Laptop users often connect to public Wi-Fi services. Many people are concerned for their privacy on such connections and wonder if their activities can be traced to their own identities or machines. Others are concerned about possible interception of data. There are two feasible ways of identifying a user on an Internet connection: MAC address and IP address.
An IP (Internet protocol) address is a unique number assigned to users of a wireless network. For example, if you connect to a public Wi-Fi service, your IP address will be the same as everyone else's on that connection.
IP addresses only identify the person or organization that hosts the connection. A person cannot simply look up your name and address using your IP address. The best she will get is your approximate geographic location and Internet service provider. It is only possible to get an actual registrant's information by court order.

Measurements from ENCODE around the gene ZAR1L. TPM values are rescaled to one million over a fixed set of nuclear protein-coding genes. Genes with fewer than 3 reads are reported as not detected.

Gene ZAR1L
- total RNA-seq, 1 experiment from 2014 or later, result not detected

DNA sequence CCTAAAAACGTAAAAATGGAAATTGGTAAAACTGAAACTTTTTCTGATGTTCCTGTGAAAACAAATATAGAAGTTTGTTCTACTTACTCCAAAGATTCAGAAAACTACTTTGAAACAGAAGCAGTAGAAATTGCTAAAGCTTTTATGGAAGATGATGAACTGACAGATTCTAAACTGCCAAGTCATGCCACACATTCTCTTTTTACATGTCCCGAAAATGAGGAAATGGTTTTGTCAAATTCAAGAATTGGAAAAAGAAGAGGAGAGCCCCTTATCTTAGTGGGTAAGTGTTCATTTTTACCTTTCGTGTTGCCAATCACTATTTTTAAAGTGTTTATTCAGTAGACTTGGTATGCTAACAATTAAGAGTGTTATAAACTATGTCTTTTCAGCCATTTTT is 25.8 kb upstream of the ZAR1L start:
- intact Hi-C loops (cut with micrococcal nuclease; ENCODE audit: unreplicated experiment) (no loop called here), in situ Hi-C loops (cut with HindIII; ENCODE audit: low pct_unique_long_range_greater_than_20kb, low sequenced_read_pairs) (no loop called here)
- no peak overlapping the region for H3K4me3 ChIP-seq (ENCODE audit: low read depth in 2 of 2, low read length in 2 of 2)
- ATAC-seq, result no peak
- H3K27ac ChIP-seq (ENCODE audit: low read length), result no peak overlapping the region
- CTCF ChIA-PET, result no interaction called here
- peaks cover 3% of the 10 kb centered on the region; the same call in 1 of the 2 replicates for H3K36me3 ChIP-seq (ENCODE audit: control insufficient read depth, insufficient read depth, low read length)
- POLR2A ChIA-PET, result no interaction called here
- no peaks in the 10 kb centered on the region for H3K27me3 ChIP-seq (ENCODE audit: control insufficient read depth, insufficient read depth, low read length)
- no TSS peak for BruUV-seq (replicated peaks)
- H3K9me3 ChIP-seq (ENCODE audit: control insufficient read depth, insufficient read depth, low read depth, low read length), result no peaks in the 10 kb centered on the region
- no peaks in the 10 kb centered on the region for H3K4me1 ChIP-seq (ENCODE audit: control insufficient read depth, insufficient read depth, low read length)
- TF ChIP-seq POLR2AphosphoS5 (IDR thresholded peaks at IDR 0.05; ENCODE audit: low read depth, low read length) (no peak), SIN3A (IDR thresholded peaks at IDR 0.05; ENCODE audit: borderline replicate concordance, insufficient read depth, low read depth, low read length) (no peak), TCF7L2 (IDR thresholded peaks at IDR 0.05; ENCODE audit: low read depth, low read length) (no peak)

A MAC (media access control) address is a number assigned to network adapters. For example, if you join a public Wi-Fi network, your MAC address will (most likely) be different from another person's MAC address because you have a different wireless card.
MAC addresses are supposed to be unique, but manufacturers can sometimes neglect to ensure that every device is assigned a different number. In addition, MAC addresses can be "spoofed" by computer programs. Therefore, a MAC address is not considered personally identifiable information. However, because your MAC address is static, wireless networks can track your connections and block your laptop.
To ensure privacy over a public Wi-Fi network, make sure you have enabled an Internet security suite with a firewall. Set any wireless settings to "public." Also, to be sure, do not enter any sensitive information over such a connection. Be aware that the connection host can intercept any data being sent over the connection.